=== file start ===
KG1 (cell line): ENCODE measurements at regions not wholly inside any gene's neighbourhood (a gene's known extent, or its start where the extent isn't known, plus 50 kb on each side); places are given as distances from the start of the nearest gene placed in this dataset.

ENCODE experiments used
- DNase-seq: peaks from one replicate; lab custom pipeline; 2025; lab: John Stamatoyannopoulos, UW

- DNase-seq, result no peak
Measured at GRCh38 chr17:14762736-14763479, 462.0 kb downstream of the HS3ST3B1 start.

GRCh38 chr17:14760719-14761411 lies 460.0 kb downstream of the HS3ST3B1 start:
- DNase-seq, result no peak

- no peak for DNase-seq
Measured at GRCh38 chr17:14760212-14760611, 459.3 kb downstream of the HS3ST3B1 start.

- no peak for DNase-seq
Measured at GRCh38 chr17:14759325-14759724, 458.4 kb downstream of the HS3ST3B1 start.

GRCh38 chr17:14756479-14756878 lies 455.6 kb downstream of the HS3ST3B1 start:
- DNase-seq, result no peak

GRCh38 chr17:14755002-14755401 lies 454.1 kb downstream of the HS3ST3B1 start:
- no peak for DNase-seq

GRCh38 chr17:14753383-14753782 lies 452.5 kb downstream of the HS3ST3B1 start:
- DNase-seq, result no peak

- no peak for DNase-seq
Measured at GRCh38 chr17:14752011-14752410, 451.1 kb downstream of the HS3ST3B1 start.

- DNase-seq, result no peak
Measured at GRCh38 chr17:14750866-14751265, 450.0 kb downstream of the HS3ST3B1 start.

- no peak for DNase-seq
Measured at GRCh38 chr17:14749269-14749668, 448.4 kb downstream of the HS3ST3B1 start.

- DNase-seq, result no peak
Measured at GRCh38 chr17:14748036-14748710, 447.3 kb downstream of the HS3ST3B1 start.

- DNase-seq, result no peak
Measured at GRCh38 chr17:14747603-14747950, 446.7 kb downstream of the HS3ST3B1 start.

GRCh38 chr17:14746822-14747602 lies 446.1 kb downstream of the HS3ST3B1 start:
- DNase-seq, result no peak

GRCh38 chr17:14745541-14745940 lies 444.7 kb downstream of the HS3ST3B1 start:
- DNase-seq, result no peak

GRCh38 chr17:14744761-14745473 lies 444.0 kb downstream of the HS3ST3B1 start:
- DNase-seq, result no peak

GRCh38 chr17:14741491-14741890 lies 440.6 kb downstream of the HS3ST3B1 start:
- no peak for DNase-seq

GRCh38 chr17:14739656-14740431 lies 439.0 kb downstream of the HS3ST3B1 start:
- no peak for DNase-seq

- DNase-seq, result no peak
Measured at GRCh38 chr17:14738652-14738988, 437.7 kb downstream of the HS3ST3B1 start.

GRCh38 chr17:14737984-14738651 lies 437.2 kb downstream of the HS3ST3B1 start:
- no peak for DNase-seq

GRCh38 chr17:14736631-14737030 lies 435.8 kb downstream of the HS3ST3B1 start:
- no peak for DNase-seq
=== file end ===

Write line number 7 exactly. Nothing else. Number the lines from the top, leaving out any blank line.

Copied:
- DNase-seq, result no peak